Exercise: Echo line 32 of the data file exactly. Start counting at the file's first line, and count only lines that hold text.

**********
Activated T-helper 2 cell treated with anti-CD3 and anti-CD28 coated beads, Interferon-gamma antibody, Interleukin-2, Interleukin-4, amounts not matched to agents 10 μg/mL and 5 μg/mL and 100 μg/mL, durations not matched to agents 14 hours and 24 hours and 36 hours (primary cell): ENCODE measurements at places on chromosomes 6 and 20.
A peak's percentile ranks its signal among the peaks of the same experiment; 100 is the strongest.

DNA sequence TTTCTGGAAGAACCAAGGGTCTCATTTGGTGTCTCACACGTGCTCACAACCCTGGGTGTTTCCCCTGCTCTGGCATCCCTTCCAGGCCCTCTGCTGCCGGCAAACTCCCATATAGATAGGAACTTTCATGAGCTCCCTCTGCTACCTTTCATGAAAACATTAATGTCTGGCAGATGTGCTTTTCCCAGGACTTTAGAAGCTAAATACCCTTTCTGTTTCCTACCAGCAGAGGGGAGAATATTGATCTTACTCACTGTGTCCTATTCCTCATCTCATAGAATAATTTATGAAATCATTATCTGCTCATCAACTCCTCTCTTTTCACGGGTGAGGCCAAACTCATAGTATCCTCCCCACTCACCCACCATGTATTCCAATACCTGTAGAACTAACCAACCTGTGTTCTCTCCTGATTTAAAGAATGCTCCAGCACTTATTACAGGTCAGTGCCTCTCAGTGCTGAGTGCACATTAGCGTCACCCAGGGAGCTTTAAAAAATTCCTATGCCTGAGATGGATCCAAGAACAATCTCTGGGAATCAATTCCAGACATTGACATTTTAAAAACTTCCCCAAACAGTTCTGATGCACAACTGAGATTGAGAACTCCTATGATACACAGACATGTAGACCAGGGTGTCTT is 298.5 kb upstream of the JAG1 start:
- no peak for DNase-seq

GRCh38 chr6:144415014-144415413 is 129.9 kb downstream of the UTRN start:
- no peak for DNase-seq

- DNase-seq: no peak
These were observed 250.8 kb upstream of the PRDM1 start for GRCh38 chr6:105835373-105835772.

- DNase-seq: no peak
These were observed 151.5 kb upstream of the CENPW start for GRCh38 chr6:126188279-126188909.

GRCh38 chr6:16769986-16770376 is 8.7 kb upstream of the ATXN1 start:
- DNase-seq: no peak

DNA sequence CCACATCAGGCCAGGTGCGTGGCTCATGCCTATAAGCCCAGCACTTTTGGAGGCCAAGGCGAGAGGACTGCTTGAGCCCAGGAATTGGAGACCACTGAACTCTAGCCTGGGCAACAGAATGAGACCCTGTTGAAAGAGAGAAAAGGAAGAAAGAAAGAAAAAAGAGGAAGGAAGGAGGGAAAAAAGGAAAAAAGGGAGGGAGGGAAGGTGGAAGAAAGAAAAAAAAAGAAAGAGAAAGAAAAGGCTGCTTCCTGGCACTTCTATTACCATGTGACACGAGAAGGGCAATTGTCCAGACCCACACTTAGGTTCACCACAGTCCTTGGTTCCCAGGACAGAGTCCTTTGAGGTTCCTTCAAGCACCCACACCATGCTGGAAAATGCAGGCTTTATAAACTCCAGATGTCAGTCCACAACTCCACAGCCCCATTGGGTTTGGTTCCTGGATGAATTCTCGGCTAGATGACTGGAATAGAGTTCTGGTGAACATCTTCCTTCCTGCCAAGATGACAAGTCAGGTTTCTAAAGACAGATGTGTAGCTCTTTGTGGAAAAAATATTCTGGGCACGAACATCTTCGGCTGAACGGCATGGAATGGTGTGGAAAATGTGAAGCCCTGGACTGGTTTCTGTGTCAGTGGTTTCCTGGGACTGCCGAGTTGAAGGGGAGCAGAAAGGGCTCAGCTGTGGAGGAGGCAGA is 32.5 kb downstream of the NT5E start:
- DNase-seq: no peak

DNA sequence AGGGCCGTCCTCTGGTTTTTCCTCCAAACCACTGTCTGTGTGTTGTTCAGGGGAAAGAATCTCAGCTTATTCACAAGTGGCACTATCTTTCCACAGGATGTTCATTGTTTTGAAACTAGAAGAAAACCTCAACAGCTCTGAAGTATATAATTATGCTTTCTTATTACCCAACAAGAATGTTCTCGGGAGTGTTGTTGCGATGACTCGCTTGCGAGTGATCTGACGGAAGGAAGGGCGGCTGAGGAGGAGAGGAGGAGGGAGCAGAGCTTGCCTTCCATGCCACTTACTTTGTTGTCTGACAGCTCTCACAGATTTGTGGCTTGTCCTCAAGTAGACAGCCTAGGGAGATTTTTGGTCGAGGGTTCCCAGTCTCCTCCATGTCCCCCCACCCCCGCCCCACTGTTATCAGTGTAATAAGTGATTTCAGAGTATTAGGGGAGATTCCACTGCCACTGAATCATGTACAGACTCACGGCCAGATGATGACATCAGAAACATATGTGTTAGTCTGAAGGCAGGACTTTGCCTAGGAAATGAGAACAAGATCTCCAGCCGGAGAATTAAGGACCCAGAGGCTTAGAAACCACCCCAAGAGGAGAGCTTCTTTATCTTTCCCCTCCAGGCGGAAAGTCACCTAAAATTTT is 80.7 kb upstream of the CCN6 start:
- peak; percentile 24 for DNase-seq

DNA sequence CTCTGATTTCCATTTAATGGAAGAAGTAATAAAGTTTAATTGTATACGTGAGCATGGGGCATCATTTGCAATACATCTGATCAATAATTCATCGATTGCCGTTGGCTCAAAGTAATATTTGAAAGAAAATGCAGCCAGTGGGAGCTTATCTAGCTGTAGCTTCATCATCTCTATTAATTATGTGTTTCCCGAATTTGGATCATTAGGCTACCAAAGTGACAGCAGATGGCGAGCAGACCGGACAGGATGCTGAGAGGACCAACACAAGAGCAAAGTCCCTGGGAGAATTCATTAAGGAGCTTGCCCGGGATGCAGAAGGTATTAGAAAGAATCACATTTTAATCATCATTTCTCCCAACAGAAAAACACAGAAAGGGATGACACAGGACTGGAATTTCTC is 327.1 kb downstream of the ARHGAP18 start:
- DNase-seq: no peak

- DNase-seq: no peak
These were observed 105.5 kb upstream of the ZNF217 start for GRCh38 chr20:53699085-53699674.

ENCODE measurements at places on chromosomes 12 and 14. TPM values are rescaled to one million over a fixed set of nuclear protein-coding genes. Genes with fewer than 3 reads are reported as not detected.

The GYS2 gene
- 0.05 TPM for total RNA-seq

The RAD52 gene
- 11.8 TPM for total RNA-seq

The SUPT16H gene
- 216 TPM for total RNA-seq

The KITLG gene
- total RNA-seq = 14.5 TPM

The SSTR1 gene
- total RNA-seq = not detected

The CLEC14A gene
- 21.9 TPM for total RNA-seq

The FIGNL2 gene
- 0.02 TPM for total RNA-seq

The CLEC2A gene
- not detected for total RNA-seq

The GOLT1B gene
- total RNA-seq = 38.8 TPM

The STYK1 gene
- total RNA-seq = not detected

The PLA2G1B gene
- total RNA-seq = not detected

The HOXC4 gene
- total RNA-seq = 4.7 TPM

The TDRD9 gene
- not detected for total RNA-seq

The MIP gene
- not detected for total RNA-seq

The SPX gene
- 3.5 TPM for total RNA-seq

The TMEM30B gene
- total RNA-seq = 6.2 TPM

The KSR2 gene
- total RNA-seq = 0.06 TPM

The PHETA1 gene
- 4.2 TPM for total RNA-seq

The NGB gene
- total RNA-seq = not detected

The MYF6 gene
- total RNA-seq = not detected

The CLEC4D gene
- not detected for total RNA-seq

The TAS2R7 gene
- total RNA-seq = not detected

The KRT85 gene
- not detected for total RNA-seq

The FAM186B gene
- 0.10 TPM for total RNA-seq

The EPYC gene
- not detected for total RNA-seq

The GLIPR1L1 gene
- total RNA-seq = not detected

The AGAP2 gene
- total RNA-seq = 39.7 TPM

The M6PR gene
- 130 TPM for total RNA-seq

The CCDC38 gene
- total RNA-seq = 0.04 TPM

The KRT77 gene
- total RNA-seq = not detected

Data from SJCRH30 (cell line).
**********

The CLEC14A gene